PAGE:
Principal Webb declined to comment on Motevalli’s departure or the student protestors, but in September she defended her school and her policies, saying she had asked for more school police and cameras to keep the school safe. "Safety is one of our top priorities, second to instruction. If teachers and students don’t feel safe, you’re not going to have a good educational process. It’s critical to have a safe campus and I do believe we do have one."

Too much crime

At the same time, Locke clearly has a problem with crime.

Incoming freshman Braulio Castellon, 14, stood outside the school in September after signing in with his mom. He said he was sure he would get jumped by gang members. His mother, Carmen Castellon, said she would do anything to get him out of Locke but there was nowhere else for him to go. She complained that students sell drugs outside the school and that she had seen a car being stolen outside the school that morning.

The chief of school police, Wesley Mitchell, said that Locke had more crime last year than any other school in the district. For part of the school year, Mitchell posted seven police at the school. Most district high schools have one.

While students said they don’t like the feeling of being watched by security cameras, the principal stressed that the cameras are for their protection. "The cameras are for the students’ safety and to protect school property. Two years ago we spent thousands of dollars on paint [to cover graffiti] when we could have spent all that money on instructional materials. If a student is in a fight it’s hard to sort out who started it. You can pick out the parties if you have a video."

Principal Webb said it is an on-going challenge to keep out people who don’t belong on campus. "Our school is used 24 hours 7 days a week. Sometimes it will attract people who cause problems."

Although it was not her job, she also was working with local police to deter crime in the neighborhood, she said.

Webb also noted that she had filled all her teacher positions except one (compared with 16 vacancies the previous year) and that new lockers were being installed.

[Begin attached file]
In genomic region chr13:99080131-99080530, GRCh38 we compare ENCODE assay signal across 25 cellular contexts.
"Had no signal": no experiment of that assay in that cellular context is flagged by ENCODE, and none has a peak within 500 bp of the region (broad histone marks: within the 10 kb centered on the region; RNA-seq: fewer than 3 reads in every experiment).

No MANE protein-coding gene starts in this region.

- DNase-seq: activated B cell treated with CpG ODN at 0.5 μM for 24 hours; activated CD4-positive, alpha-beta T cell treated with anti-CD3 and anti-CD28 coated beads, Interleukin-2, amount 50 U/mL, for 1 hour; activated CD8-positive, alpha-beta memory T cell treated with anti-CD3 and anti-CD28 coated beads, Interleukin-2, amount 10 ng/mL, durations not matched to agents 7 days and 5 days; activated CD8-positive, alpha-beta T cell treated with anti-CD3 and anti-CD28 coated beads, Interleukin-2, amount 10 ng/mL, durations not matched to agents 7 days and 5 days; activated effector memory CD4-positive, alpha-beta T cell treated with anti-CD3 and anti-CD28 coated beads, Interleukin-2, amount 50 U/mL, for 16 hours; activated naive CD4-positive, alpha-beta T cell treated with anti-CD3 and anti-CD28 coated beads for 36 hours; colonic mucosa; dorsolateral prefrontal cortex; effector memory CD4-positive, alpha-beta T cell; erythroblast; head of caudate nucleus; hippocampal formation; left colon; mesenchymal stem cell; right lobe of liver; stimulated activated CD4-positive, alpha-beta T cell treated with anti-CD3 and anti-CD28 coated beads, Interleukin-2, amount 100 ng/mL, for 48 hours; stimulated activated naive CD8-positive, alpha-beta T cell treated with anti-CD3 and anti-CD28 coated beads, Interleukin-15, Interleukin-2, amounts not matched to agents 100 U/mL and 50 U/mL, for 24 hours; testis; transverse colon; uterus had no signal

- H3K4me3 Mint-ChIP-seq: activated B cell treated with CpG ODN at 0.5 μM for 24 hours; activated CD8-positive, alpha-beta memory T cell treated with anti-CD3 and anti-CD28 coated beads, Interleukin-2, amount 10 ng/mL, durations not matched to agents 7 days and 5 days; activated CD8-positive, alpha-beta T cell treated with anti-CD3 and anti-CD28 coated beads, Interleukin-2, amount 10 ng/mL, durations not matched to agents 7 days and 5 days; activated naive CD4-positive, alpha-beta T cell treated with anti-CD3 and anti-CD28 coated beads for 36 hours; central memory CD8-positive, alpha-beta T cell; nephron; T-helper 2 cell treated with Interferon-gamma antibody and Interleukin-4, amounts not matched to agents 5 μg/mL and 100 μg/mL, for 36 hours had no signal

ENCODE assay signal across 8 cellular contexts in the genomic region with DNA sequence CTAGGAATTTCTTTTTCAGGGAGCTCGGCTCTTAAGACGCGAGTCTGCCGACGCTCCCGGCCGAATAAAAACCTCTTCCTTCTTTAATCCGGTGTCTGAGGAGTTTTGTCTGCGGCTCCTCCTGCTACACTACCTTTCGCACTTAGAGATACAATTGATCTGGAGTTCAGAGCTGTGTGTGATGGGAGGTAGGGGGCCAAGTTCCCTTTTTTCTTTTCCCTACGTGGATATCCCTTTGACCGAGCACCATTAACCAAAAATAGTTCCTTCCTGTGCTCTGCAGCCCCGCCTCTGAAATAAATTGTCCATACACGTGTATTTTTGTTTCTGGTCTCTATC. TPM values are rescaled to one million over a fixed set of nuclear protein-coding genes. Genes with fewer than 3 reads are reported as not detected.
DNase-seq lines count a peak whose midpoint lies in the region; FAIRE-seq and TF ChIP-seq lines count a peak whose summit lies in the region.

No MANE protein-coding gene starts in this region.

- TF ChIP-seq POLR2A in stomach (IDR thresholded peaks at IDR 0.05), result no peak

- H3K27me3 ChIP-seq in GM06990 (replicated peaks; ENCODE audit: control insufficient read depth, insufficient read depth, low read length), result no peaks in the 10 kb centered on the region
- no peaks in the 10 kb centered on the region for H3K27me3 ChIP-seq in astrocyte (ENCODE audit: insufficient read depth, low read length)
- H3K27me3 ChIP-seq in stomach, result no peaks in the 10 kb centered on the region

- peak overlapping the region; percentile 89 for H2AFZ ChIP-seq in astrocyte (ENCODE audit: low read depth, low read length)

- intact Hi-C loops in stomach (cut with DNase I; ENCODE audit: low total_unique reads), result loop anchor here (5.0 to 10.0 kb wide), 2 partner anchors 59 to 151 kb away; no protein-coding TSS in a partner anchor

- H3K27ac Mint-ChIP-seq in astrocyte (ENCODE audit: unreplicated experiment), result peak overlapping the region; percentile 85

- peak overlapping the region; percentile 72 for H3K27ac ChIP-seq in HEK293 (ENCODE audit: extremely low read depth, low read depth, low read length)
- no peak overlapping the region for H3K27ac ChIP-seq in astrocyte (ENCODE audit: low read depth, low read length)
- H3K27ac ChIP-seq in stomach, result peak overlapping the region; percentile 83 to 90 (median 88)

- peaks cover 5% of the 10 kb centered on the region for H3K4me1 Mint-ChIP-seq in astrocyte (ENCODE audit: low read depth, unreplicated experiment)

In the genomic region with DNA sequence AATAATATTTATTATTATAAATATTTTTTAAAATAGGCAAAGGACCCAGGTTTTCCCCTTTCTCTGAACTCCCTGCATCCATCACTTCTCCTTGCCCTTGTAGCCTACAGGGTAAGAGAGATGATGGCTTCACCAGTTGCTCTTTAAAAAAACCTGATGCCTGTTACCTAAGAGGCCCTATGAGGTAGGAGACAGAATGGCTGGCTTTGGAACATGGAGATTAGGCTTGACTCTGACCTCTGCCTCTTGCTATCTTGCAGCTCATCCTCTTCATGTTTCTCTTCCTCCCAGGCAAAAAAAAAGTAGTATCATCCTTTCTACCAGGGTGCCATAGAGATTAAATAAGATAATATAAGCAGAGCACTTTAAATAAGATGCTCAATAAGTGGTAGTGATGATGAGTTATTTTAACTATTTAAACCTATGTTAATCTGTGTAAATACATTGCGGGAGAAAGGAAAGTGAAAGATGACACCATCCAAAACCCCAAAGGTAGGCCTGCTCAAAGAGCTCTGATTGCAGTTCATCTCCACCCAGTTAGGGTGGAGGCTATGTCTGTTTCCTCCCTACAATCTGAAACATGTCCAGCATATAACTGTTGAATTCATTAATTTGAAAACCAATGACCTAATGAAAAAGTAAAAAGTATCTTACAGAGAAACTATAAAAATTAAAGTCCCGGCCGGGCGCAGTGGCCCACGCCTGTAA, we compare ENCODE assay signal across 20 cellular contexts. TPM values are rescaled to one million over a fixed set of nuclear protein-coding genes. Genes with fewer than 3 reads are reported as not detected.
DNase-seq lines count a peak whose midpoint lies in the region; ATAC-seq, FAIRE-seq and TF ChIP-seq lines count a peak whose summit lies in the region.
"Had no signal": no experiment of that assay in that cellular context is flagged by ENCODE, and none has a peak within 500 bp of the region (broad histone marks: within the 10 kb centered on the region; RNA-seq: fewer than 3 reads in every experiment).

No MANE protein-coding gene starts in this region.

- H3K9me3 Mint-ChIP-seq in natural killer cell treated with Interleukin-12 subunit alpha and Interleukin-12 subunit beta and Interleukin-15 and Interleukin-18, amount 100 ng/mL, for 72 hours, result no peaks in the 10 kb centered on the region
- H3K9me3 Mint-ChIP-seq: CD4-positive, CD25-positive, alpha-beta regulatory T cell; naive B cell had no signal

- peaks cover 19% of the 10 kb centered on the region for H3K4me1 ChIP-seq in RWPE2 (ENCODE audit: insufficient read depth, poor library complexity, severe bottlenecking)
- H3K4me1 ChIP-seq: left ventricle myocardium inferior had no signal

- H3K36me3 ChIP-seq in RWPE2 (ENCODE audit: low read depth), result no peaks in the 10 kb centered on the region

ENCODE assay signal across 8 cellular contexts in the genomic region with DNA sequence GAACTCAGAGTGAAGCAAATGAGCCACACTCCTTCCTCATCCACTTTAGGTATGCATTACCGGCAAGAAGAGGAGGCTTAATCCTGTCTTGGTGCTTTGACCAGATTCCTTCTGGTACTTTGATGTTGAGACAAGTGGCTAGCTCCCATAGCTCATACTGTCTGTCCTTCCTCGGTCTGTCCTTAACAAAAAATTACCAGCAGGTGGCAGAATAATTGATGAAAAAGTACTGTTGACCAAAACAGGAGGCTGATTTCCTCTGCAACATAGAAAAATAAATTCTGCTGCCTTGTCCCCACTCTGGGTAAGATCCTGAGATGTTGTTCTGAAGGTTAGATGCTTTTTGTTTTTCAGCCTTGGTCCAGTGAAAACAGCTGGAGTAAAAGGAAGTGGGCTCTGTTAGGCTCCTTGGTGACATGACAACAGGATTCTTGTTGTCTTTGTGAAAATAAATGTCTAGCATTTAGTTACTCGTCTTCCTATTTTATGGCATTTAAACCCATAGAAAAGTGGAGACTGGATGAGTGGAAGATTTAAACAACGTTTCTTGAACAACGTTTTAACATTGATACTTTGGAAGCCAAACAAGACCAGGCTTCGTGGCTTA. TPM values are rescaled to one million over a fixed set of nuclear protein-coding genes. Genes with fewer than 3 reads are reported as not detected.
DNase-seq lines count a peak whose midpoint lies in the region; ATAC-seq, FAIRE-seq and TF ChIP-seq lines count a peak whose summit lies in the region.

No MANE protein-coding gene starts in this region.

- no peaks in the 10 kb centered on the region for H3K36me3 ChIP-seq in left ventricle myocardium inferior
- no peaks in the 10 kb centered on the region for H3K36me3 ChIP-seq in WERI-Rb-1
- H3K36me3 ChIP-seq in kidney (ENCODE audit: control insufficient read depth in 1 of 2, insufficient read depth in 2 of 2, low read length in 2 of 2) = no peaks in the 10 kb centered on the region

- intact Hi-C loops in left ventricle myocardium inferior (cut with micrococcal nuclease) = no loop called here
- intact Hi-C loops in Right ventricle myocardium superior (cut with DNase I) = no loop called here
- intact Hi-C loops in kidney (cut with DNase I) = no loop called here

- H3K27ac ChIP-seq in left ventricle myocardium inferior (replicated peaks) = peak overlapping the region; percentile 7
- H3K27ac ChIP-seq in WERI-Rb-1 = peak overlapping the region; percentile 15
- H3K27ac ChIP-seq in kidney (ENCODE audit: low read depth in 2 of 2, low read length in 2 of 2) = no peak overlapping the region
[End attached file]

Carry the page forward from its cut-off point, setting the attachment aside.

Superintendent Roy Romer stressed in a September interview that the district has not given up on Locke High. "Parents fear for their kids. An inner city school is a difficult and challenging place to maintain safety … There are special challenges in the urban areas but we can overcome them."

As the year went on, there was more bad news for Locke. When the results of the ninth graders’ high school exit exam were announced in October, only 6 percent at Locke passed the math section and 21 percent passed the English.

The California Dept. of Education listed Locke among the 13 California schools that the state may take over, if things don’t get better. The week of October 22, a team of state investigators visited classrooms, spoke to students, teachers, parents and administrators, and held a community meeting to hear feedback about the school, said Wendy Harris, who helped supervise the process. An early draft of their report obtained by LA Youth revealed a school in crisis (see article on page 11 for details of the report).

New principal, strict rules

Now there are major changes going on. Annie Webb has been transferred to an administrative post in Gardena. New principal Gail Garrett starts this month. For several months there has been a crackdown on tardiness, ditching and fighting that has made for a more organized campus. Students no longer roam the halls as they did last year. "Every time you go in the hallway, they ask, ‘Where are you going? Take that hat off.’ There are less fights now and it’s more strict," said Sergio Cortez, 16, a sophomore at Locke.

A beloved music teacher, Reginald Andrews, who had been transferred to another school earlier this year, returned to Locke this month following student and faculty protests including a community march in December. "This is a community victory. It’s the best thing that’s happened at Locke for the past five years," said Andrews in a phone interview from his home.

Students said that troublemakers get sent to other schools. "If you’re in a fight, as soon as you get caught, you’re transferred, even if you didn’t start the fight," said freshman Desirea Davis, 15.